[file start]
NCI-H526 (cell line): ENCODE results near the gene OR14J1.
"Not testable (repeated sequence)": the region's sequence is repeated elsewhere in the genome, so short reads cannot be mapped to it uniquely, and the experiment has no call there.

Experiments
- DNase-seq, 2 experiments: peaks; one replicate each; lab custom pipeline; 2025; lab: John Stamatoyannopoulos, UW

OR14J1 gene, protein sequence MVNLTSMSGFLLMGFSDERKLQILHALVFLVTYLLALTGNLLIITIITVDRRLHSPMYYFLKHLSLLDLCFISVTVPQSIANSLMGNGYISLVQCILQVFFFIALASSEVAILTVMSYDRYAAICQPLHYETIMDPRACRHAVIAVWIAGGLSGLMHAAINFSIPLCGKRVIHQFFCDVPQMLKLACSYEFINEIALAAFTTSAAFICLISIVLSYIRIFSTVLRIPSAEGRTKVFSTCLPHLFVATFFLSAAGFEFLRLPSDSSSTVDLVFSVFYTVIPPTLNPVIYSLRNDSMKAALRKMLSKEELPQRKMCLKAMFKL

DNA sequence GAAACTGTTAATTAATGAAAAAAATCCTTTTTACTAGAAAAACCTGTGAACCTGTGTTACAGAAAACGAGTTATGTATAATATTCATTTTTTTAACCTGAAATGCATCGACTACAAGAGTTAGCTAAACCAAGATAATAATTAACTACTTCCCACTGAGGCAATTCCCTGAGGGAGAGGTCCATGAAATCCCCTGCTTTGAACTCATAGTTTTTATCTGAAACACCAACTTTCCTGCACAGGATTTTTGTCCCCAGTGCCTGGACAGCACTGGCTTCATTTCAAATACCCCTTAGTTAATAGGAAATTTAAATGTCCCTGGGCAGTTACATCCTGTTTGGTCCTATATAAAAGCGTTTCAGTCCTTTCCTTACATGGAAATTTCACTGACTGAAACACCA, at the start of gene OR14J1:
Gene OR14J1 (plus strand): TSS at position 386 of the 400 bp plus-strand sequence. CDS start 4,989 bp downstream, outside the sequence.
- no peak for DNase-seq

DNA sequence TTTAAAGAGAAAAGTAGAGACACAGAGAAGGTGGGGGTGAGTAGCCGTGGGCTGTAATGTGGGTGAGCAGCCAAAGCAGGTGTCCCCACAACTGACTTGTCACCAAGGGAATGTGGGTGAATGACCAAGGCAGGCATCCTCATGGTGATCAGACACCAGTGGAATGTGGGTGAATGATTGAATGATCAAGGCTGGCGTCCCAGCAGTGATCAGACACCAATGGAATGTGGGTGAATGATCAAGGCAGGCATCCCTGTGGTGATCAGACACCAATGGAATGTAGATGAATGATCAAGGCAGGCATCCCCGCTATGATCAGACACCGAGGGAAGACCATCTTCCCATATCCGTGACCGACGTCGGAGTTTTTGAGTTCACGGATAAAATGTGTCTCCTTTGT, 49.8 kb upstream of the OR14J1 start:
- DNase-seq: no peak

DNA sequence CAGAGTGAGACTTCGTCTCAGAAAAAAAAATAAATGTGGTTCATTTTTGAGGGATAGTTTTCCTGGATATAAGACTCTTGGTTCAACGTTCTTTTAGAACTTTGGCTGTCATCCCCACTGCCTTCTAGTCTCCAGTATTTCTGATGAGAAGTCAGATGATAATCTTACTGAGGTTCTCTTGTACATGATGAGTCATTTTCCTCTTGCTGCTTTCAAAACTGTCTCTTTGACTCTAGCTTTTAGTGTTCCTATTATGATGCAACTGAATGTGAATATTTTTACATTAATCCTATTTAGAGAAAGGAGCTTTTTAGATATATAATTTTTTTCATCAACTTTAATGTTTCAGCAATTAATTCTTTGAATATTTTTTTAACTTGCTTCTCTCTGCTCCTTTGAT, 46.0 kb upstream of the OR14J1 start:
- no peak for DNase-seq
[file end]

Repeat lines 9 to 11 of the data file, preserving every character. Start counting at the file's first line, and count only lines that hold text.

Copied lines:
DNA sequence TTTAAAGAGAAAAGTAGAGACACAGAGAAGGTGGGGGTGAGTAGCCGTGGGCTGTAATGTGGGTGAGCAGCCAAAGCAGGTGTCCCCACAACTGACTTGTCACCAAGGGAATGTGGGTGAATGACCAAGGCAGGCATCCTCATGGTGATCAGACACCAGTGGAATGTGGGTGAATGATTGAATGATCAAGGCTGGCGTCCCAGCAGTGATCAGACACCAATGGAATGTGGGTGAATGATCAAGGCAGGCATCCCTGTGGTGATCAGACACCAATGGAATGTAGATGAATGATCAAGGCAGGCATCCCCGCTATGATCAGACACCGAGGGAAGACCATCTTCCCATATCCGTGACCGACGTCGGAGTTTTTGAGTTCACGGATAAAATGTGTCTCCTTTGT, 49.8 kb upstream of the OR14J1 start:
- DNase-seq: no peak

DNA sequence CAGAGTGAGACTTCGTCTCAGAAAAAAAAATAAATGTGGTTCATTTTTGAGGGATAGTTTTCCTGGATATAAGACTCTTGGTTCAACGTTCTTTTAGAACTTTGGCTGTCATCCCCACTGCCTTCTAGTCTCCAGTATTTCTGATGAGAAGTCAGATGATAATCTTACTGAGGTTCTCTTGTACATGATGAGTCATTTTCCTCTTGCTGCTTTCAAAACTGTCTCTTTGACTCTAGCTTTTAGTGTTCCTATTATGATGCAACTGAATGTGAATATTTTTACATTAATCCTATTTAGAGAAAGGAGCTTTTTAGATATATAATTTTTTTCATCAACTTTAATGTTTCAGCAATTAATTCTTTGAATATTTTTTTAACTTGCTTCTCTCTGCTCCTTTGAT, 46.0 kb upstream of the OR14J1 start: